Amongst other Governments, we also witnessed the French government set out certain green conditions in their $7bn bailout of Air France, including imposing a condition to slash domestic flights and significantly reducing their emissions per passenger-kilometre. Air France accepted these conditions and claimed that in any case these align with their strategic objectives. However, the knock-on effect of this politically motivated bailout is twofold. Firstly, we could witness other companies and sectors almost held to ransom by supporting governments to drive change that is aligned to their party objectives, and while this works from a green perspective we shall have to wait and see whether this spills over into more contentious government ideas. The second knock-on effect this has will be on the wider airport sector. Reducing domestic flights could have a meaningful impact on regional airports at a time when they are already under obvious pressure which in turn could require further or deeper government support.
A topic that we have frequently discussed in this forum is how banks’ appetite may change and how the effects of additional capital against existing positions will drive different behaviour going forward. As of this week, we now have first sight of how this is playing out as US and European banks are on track to book more than £50bn of impairments against their loan books in the first quarter of 2020. The headline numbers mask dramatically different approaches across the industry, raising questions about how rigorous some banks are being in assessing possible future losses. Among the biggest institutions, US banks have unsurprisingly been the first to take action — boosting their reserves for potential bad loans by 350 per cent from the first quarter last year to $25 billion — while European lenders have increased provisions by 269 per cent to about €16 billion. The full extent will become clear over the course of the coming week, when banks including France’s BNP Paribas, Dutch lender ING and Italy’s UniCredit report their earnings. HSBC was the most pessimistic in tone, taking a $3 billion initial provision and warning losses could reach $11 billion this year. HSBC is the UK’s biggest bank but has not been an active lender in the European infra market recently and can be perceived more as an Asian bank – that said, it still gives a potential view on the total impairments that banks will realise over the coming months.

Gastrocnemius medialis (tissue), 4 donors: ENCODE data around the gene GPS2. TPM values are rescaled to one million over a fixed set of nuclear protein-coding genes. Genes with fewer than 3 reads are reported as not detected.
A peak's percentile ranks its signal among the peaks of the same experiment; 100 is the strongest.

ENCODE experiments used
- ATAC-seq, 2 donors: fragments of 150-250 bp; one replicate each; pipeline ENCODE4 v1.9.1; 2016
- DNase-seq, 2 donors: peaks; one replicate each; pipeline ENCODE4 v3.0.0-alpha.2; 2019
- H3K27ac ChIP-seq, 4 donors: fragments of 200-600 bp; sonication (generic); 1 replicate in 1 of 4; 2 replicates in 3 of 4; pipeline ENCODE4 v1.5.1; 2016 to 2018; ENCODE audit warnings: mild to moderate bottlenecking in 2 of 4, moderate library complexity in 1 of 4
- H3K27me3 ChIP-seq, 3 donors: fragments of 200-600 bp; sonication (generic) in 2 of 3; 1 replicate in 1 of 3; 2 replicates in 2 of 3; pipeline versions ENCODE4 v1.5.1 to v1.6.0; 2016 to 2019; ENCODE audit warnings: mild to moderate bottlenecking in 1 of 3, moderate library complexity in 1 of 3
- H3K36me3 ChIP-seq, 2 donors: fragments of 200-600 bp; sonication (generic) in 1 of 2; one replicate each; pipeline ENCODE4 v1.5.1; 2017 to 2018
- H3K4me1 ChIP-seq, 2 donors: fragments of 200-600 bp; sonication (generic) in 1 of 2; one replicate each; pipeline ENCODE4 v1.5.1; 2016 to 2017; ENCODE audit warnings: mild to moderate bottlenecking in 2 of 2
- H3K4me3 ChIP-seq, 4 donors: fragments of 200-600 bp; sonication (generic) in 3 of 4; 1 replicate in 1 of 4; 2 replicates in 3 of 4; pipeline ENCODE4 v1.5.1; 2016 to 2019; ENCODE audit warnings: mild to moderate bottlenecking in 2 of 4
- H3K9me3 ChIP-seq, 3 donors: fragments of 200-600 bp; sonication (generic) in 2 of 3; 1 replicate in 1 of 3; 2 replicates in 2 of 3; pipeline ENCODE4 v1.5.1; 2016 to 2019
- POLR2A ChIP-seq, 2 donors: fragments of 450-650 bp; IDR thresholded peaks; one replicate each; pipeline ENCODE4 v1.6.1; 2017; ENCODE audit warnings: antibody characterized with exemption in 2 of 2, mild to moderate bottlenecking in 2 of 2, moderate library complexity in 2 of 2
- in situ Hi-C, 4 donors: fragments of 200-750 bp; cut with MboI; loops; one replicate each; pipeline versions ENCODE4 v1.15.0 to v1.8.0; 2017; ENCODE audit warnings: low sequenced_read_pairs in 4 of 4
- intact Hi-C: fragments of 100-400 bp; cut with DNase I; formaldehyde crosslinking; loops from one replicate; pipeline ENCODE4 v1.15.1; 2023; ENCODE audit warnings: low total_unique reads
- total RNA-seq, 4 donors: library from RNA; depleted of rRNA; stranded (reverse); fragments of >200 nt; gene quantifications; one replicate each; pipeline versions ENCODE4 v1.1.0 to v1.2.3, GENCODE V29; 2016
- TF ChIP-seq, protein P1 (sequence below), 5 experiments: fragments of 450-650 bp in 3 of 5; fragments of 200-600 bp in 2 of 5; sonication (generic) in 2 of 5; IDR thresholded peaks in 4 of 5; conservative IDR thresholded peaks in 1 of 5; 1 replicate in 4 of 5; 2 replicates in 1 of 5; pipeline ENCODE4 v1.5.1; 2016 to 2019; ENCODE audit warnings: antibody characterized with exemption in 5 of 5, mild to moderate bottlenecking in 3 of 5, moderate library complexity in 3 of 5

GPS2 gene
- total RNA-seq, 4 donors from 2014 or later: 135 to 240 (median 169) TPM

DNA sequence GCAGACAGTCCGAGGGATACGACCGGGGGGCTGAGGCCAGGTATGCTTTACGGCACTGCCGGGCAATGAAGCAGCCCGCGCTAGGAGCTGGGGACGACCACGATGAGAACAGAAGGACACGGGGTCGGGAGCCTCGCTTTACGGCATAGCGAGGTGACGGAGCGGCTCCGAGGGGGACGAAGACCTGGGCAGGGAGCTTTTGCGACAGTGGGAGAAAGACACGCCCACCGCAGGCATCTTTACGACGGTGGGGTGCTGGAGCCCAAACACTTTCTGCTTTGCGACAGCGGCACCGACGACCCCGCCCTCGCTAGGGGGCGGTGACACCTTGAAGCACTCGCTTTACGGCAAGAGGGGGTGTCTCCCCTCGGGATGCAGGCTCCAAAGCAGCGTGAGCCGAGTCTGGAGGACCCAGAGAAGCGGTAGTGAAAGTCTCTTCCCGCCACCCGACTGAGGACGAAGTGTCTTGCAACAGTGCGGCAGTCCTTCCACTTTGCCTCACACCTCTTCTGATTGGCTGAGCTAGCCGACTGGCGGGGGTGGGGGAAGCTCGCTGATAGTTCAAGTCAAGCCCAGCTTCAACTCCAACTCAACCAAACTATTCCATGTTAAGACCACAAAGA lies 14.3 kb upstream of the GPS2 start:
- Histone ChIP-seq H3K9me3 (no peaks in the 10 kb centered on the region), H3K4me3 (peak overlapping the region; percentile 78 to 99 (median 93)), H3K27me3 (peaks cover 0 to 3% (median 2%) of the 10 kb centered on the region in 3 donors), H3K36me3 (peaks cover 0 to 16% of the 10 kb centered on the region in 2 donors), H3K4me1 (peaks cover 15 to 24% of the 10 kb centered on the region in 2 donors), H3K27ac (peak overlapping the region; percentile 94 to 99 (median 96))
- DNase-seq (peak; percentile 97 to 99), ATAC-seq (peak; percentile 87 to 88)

The covid-19 crisis has seen a return to the days when the difference between German bond yields and some Southern European countries is greater than 250bps (see graph below). Ignoring the fact that this may demonstrate the market always distinguished between a “one European Zone” in terms of central support, it also brings to the forefront of how debt investors will look to price assets of the same credit quality but operating in different countries across Europe. Back in the sovereign crisis of the early part of the last decade, investors would in some instances look at relative value versus the sovereign bond instead of the spread over the Mid-swap rate which is more customary in normalised times. Some of our discussions in recent days with PP investors have seen this topic raised again and one that debt market advisors should be fully aligned to especially when looking at raising debt in perceived lower credit quality countries. For instance, the 7-year Milan bond currently trades at c. 210bps over mid-swap making fair value for a 10 year at c. 250bps (credit rating is Baa3). The 10-year Italian treasury bond is at 200bps. As a debt investor, do you see value in buying Milan airport at 250bps with the risks associated with that industry now or would you prefer 200bps and take the government risk – look at this another way, is 50bps premium sufficient for you to hold Milan risk over pure Sovereign risk (interestingly, airports were one of the few sectors traditionally that would successfully trade inside respective government risk as airport assets would demonstrate their more diverse risk profile due to being exposed to many economies around the world given the nature of international flights)? Finally, this brings us onto what this means for private markets. While private markets price and look at value in many different ways, the dynamic that we set out above is not lost on them and we, and the wider market, are expecting to have to face more discussions over the coming weeks on this topic. DC remains committed to assisting our clients through these interesting times